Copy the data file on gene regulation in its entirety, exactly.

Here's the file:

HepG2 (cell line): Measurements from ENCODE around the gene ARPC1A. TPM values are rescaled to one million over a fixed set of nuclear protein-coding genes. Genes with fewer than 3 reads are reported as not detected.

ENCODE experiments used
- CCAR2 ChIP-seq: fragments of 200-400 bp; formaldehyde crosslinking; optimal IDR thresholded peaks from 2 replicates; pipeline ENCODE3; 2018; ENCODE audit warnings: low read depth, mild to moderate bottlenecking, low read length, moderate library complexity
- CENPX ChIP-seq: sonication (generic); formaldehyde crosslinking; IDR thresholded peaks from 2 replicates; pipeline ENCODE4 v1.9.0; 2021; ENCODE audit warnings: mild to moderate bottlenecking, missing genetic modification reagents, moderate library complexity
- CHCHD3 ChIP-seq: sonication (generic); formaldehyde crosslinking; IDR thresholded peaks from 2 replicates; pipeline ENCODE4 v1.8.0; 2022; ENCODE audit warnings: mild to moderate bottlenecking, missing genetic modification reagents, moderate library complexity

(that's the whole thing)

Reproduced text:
HepG2 (cell line): Measurements from ENCODE around the gene ARPC1A. TPM values are rescaled to one million over a fixed set of nuclear protein-coding genes. Genes with fewer than 3 reads are reported as not detected.

ENCODE experiments used
- CCAR2 ChIP-seq: fragments of 200-400 bp; formaldehyde crosslinking; optimal IDR thresholded peaks from 2 replicates; pipeline ENCODE3; 2018; ENCODE audit warnings: low read depth, mild to moderate bottlenecking, low read length, moderate library complexity
- CENPX ChIP-seq: sonication (generic); formaldehyde crosslinking; IDR thresholded peaks from 2 replicates; pipeline ENCODE4 v1.9.0; 2021; ENCODE audit warnings: mild to moderate bottlenecking, missing genetic modification reagents, moderate library complexity
- CHCHD3 ChIP-seq: sonication (generic); formaldehyde crosslinking; IDR thresholded peaks from 2 replicates; pipeline ENCODE4 v1.8.0; 2022; ENCODE audit warnings: mild to moderate bottlenecking, missing genetic modification reagents, moderate library complexity